As a newbie to the postapocalyptic (dystopian) genre, this series was riveting and caused me to think a lot about different scenarios that could happen with an EMP attack. I have re-examined what things we need to have on hand, such as coffee. “The lack of caffeine in this new world had more than once proven to be a problem for him,” Gordon thinks in Sanctuary.

I honestly don’t know how long my family and I would survive after an EMP attack, and I hope we never have to find out. However, it is something that we all should think about when preparing for emergencies.

For more information, visit G. Michael Hopf’s websiteFacebook page, and follow him on Twitter, @GMichaelHopf.

Entering the Contest

The prize for this contest is the entire series! You get all three books so there’s no waiting to buy the next one!

This giveaway is open to all legal residents of the United States who are 18 years of age and older at the time of entry. The giveaway starts July 29th, 2014 at 5:00 am (CDT) and ends on August 2nd, 2014 at 5:00 am (CDT). We will choose a winner at the end of the giveaway and that person will be notified by email.  They will have 48 hours to respond. If they do not respond we will choose another winner.  Good luck to everyone and here’s to enjoying a great book series!
a Rafflecopter giveaway

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How to Baton Firewood http://thesurvivalmom.com/baton-firewood/?utm_source=rss&utm_medium=rss&utm_campaign=baton-firewood http://thesurvivalmom.com/baton-firewood/#comments Mon, 28 Jul 2014 10:00:03 +0000 http://thesurvivalmom.com/?p=15980 Mother Nature often doesn’t like to play nice. While we’d hope that if we had to spend the night in the woods, it would be nothing but clear skies and perhaps just a bit cool, the reality is you are Read More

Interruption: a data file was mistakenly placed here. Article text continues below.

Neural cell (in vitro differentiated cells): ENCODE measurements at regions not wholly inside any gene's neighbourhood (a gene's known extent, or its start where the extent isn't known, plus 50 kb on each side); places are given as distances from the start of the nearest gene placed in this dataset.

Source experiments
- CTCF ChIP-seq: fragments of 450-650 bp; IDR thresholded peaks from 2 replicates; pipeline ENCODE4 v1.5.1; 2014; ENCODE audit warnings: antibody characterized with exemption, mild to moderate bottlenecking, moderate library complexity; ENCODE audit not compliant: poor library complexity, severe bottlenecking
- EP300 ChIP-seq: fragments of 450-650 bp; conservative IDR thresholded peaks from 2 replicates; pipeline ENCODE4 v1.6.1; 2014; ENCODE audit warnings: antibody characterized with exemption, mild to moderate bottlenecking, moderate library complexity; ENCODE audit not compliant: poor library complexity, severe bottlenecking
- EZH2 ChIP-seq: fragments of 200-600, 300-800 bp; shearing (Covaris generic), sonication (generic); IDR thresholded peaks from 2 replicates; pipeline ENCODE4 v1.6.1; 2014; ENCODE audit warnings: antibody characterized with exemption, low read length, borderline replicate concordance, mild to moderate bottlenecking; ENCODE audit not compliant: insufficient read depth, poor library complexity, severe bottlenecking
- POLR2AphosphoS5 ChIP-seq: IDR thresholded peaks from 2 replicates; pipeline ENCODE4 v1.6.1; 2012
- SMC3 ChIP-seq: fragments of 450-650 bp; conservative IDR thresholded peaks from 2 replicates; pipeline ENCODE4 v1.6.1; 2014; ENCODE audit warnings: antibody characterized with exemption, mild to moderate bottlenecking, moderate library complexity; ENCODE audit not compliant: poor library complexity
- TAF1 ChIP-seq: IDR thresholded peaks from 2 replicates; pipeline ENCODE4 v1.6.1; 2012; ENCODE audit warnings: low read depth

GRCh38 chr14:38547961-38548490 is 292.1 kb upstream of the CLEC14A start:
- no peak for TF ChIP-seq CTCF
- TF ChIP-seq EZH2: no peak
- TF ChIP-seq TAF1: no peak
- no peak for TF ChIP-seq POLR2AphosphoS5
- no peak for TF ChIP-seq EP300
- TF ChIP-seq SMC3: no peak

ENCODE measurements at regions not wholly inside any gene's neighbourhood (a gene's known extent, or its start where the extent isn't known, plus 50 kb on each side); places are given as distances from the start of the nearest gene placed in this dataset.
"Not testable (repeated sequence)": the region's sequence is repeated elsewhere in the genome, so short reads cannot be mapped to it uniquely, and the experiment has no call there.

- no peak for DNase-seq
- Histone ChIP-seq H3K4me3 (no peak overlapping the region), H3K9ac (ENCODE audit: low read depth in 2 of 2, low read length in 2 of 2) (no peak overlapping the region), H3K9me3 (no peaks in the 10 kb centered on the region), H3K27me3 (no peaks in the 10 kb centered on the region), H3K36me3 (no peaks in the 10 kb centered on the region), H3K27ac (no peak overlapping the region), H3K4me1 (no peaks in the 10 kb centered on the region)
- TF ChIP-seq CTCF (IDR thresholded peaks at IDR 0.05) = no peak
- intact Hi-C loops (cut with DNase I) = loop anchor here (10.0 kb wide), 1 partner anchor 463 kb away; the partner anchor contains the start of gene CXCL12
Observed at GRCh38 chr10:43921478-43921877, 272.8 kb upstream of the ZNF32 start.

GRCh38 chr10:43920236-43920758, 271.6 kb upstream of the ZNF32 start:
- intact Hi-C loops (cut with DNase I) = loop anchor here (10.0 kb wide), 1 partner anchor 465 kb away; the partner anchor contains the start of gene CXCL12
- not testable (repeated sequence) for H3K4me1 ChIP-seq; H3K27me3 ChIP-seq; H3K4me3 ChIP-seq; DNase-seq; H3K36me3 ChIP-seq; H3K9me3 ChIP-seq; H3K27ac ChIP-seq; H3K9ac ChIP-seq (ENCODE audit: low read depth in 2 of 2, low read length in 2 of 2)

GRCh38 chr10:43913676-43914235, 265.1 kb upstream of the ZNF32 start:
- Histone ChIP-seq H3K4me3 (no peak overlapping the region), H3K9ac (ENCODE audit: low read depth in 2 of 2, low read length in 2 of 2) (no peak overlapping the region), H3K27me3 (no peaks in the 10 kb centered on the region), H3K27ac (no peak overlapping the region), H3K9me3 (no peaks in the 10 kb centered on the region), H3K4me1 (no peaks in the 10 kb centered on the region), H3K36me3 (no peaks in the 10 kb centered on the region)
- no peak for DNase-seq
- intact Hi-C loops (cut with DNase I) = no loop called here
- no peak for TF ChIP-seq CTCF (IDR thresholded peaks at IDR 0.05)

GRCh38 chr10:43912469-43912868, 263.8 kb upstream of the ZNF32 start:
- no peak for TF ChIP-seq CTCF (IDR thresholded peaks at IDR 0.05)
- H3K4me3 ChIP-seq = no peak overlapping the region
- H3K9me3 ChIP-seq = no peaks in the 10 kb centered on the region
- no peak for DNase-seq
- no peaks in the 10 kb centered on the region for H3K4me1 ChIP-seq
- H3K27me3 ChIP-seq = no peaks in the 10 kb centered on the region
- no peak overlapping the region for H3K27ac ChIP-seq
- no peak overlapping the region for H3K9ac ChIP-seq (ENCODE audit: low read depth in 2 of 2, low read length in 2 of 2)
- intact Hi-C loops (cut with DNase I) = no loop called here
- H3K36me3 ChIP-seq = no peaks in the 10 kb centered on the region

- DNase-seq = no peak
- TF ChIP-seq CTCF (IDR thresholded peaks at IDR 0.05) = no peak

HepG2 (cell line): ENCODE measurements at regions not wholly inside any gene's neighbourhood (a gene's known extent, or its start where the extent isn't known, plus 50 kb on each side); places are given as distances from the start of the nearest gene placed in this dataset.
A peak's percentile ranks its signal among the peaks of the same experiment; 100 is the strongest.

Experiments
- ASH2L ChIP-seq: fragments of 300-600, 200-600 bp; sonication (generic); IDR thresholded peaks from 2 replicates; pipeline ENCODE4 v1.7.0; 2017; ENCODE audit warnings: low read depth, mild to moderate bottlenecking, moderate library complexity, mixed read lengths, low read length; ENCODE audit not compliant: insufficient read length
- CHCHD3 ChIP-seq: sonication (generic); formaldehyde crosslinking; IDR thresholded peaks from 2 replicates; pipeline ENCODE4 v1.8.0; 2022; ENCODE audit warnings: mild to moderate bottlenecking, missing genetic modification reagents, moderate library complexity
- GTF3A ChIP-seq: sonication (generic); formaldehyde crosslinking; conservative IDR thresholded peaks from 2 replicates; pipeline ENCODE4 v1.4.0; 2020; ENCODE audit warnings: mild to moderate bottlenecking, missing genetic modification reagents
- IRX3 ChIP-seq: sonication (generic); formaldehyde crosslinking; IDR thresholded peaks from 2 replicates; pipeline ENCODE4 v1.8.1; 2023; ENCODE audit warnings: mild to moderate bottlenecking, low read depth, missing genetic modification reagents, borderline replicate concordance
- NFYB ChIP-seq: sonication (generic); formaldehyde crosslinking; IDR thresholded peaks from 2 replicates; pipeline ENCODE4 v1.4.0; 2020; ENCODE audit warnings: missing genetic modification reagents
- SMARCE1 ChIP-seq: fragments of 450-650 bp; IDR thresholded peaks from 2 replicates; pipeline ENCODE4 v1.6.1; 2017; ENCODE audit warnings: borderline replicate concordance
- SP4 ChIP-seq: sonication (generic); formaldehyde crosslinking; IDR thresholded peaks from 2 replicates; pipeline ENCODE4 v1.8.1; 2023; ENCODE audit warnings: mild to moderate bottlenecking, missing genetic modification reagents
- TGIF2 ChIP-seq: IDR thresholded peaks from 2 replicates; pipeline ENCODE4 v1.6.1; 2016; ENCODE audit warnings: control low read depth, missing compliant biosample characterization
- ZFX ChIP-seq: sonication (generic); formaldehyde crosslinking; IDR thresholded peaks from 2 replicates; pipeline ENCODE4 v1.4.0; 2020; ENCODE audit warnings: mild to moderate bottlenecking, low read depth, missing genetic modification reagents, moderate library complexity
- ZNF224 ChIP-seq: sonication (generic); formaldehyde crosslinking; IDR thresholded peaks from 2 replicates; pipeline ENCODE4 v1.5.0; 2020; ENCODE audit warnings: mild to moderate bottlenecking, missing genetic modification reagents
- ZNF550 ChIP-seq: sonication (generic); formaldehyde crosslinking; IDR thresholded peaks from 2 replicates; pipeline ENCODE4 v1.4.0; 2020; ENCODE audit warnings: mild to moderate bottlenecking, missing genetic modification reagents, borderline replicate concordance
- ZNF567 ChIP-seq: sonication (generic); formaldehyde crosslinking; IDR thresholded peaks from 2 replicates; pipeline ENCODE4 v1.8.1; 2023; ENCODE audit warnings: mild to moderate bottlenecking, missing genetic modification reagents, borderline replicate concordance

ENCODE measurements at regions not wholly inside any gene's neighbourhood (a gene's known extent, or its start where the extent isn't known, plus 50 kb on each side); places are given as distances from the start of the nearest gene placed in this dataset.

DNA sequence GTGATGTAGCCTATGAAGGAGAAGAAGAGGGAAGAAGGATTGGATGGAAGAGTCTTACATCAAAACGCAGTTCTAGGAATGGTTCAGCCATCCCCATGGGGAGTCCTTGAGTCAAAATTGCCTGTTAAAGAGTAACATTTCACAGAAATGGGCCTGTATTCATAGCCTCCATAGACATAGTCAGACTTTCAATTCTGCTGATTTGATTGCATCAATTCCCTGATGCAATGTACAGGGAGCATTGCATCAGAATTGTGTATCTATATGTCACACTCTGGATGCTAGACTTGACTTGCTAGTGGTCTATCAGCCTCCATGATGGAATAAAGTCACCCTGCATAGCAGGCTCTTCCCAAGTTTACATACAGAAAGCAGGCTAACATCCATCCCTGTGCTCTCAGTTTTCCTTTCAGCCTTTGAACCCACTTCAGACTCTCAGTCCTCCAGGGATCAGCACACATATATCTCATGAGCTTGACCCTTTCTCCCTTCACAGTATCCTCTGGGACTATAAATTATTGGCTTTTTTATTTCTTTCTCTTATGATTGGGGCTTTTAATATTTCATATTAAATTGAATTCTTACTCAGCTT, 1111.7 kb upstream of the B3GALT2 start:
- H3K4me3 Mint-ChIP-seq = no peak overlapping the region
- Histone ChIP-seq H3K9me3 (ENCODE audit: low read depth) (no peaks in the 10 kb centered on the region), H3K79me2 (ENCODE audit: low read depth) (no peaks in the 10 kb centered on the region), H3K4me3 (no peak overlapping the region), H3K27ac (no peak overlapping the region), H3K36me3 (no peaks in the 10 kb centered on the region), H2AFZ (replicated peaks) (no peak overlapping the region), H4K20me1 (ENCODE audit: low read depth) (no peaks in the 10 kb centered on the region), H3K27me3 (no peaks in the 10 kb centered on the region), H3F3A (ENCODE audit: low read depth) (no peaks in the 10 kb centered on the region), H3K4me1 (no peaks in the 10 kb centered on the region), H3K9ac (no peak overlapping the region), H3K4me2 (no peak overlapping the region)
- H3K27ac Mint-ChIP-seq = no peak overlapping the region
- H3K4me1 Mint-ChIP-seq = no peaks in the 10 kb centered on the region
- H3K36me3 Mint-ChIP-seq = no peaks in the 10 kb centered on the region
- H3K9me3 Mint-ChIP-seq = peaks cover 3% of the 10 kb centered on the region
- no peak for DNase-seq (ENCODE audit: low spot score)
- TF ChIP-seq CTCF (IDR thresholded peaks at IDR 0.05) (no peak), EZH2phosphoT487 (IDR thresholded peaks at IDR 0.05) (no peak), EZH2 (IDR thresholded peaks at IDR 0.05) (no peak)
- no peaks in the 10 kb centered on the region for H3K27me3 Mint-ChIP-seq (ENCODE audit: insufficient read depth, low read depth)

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Baton FirewoodMother Nature often doesn’t like to play nice. While we’d hope that if we had to spend the night in the woods, it would be nothing but clear skies and perhaps just a bit cool, the reality is you are just as likely to be sitting in the middle of a steady rain with not a dry twig in sight for the evening fire. But, as they say, where there’s a will there’s a way.

If you have a sturdy knife, you can find dry wood, even in a downpour. I do have to stress, though, that the knife must be of good quality. A cheap “Made in China” knock off probably won’t stand up to this sort of abuse. Most folding knives aren’t going to have the blade length necessary, either. Ideally, your blade should be four to five inches in length or longer. Batoning firewood is an age-old technique for splitting wood in the field. The objective is to split thick branches so as to expose the dry wood inside.

To baton properly, as well as safely, you need your knife and a solid surface, such as a flat rock or a tree stump. You can do this on packed earth as well, but I’ve found having a harder surface makes the job much easier.

The branches you select to baton or split need to be thinner than the length of your knife blade. For example, if your blade is five inches long, search for limbs that are about three inches thick. As for branch length, look for branches up to about three feet or so. While I’ve successfully batoned branches upwards of five feet long, shorter lengths make things easier to handle. If need be, you can always break or chop long branches into shorter pieces.

Concentrate your searchBaton pic 2 on dead wood that is off the ground, either low branches still attached to trees or branches that have fallen but are resting on rocks or logs. The reason for this is branches lying directly on the ground will have absorbed more moisture and are less likely to be dry inside.

You will also need one branch to act as a hammer of sorts. A solid piece of wood around eighteen inches in length and a couple of inches thick will do the trick nicely.

Position the branch vertically on your rock or tree stump. Place the blade of your knife across the top of the branch, with the blade edge facing into the wood, making a T shape. The100_5864 blade should extend beyond the side of the branch by a couple of inches at least. Next, pick up your “hammer” stick and gently tap the spine of your knife blade, driving the edge into the wood. As it digs deeper, strike the blade more firmly and toward the tip of the blade.